Mark Flannagan: Spare a thought for the chief executive

We were once entry level staff or lowly managers, too, writes our columnist, and we're isolated and not immune from having off days

Mark Flannagan
Mark Flannagan

Being a charity chief executive probably requires you to have a particular set of character traits. Not all of these are, at first sight, flattering. We can be viewed as stubborn, egotistical, dominating, hopelessly optimistic and super-confident, against all the evidence. Of course, we would never normally admit to any of these because, at all times, we need to be role models, leaders, positive individuals who reflect the values of our charities. Bearing this in mind, I want to make a plea for a little more understanding. I also want to highlight one trait that is certainly common to us all.

If you want to be a charity chief executive, be prepared for a world like no other in your career to date. You will be isolated within your charity. Even with a great staff team, a brilliant management team and an incredibly supportive trustee board, you have no peers within your charity with whom you can share everything equally. Your chair should be a source of support but s/he is still your boss. Your staff expect your behaviour to be exemplary and, no matter how great your relations, you are still their boss. Your supporters, donors and beneficiaries look to you to perform when needed as an advocate for your cause. You are never allowed an off day.

But we do have off days. We have days when, as with everyone else, it is tough to keep the forward momentum, to keep the strategy in sight and to make a difference. If any chief executive tells you otherwise, don’t believe them. Every chief executive I know shares one word to describe what they need to keep going: resilience.

One definition of resilience is "the power or ability to return to the original form, position, etc, after being bent, compressed, or stretched; elasticity". That describes a charity chief executive’s role. S/he needs to change with the circumstances. S/he must see all parts of the charity and the issues in making decisions or supporting others to fulfil their roles. That is why, sometimes, you will see a chief executive take a less than straightforward view. What is obvious to you is often more complicated to them. Considerations for a chief executive might include strategy, operational plans, income, image, board relations, staff culture and, to be blunt, survival. This doesn’t mean chief executives are being political or less than honest. It is just that we have, uniquely in the charity, many different audiences to reconcile. I don’t play chess, but being chief executive of a charity is, I imagine, like daily considering the whole board and the potential implications of moves not yet taken, and wondering what strategy is being applied and what will be its as yet unforeseen impact.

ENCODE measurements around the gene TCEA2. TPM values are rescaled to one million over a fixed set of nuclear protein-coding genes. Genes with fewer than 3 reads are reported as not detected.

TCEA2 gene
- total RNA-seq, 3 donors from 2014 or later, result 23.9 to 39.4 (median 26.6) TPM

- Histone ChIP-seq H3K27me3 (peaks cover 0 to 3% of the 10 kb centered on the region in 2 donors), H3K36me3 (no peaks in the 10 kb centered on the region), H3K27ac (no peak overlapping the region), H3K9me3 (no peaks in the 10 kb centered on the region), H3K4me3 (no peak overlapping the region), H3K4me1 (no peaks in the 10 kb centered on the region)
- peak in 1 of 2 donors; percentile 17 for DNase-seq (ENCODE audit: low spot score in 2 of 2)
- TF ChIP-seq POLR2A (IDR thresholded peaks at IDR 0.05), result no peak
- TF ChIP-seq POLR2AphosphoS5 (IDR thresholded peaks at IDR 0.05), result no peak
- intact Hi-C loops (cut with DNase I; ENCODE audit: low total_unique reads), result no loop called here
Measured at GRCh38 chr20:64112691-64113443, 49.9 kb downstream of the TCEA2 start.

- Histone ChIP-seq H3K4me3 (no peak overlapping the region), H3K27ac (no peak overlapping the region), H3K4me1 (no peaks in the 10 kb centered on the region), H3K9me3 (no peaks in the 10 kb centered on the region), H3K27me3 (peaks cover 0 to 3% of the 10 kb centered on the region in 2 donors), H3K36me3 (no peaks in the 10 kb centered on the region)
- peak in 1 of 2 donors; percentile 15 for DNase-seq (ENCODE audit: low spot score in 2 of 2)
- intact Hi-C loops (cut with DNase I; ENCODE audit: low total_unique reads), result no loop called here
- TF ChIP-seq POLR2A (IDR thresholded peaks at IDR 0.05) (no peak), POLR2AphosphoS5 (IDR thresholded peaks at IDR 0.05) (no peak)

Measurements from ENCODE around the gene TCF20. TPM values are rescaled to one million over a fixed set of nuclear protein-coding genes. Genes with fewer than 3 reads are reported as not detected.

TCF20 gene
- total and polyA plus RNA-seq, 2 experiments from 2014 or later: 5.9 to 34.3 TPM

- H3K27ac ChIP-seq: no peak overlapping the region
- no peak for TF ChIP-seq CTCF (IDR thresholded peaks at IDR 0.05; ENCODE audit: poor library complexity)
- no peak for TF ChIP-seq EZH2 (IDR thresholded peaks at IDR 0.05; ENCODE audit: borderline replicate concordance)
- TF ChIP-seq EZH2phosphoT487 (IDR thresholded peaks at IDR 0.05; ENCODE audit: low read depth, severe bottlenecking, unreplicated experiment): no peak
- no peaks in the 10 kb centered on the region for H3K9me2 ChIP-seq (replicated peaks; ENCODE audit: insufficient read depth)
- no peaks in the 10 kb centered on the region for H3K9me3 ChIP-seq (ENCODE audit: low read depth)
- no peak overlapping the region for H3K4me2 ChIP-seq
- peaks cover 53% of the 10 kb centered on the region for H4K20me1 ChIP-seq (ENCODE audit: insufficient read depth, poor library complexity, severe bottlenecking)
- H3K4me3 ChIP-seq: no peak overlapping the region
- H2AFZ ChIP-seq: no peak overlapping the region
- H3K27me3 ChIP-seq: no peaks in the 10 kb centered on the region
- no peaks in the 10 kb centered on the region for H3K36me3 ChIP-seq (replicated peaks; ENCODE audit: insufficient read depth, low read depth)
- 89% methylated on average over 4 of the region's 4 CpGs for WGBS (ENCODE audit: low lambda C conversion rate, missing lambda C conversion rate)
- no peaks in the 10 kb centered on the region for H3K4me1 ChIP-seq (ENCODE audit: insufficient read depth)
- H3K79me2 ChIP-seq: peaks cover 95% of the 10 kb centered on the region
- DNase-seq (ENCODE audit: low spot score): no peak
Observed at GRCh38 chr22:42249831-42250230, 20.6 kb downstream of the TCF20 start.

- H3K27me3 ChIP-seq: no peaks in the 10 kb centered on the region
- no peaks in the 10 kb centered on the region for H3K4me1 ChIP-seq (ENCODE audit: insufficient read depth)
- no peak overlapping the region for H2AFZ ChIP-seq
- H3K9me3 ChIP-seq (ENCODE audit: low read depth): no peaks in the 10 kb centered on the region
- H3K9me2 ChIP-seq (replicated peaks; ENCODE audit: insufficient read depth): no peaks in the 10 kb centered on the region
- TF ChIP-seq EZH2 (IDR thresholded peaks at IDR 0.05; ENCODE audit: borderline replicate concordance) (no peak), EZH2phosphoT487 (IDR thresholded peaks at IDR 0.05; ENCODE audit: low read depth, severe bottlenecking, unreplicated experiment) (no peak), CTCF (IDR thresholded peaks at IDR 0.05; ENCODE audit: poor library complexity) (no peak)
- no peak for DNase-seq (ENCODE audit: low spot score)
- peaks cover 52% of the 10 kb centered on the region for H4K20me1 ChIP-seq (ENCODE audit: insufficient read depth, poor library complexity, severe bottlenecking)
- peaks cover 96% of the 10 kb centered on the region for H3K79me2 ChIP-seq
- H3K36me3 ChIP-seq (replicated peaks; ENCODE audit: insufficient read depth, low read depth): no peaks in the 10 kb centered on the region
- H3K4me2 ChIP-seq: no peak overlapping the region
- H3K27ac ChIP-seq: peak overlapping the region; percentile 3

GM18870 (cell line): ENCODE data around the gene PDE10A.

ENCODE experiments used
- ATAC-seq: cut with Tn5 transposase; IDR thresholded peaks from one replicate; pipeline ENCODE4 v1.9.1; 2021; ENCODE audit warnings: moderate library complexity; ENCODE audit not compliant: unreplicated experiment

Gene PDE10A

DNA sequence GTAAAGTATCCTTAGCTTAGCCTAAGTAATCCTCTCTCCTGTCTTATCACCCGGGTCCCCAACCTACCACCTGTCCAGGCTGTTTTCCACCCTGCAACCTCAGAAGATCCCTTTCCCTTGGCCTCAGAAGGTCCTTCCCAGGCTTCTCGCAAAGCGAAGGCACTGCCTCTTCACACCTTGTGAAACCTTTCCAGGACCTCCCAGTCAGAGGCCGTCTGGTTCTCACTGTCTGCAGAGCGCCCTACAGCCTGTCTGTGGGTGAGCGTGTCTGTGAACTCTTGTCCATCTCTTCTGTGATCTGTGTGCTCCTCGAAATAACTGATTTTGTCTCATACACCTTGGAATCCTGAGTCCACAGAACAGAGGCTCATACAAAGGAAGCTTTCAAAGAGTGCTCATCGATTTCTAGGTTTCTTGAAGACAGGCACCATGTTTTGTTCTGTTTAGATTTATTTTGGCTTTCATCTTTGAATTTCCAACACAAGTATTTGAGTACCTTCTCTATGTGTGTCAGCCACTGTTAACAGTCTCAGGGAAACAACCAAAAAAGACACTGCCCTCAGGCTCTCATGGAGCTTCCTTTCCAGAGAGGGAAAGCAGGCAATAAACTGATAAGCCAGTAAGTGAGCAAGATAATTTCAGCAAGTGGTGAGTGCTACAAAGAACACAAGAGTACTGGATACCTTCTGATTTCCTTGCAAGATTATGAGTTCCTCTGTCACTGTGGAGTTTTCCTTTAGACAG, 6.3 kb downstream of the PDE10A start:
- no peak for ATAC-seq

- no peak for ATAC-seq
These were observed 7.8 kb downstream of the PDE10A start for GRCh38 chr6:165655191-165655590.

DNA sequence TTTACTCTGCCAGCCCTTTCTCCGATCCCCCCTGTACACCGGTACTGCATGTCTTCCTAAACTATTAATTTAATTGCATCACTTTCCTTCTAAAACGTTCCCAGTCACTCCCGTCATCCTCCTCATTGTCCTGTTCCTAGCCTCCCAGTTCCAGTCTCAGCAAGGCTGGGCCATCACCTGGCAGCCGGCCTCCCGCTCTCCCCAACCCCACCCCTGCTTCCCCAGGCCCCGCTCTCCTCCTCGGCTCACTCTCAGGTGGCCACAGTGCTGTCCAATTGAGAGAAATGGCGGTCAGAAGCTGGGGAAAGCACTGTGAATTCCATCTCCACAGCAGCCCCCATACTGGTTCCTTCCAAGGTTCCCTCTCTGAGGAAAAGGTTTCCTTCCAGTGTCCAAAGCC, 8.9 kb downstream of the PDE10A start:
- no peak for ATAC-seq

Chief executives were, once, entry level staff, then managers, then heads of department, then directors within a management team. We haven’t forgotten what it was like to be further down the chain, wondering why the chief executive took that decision or behaved in that way.

Now we have the "top" role, we lose a lot of sleep. Before becoming a chief executive I was unprepared for the regular annual month of insomnia related to thinking constantly about delivery of annual plans. We do have, or should have, support mechanisms. Spending time with other chief executives is the simplest and most therapeutic. No matter who they are and which charity they run, our peers understand what we face and have sympathy. So next time you sigh and wonder what the heck your chief executive is up to and why s/he did that, spare a little thought for the more complex and difficult world s/he lives in.

Mark Flannagan (@MarkFlannCEO) is chief executive of Beating Bowel Cancer

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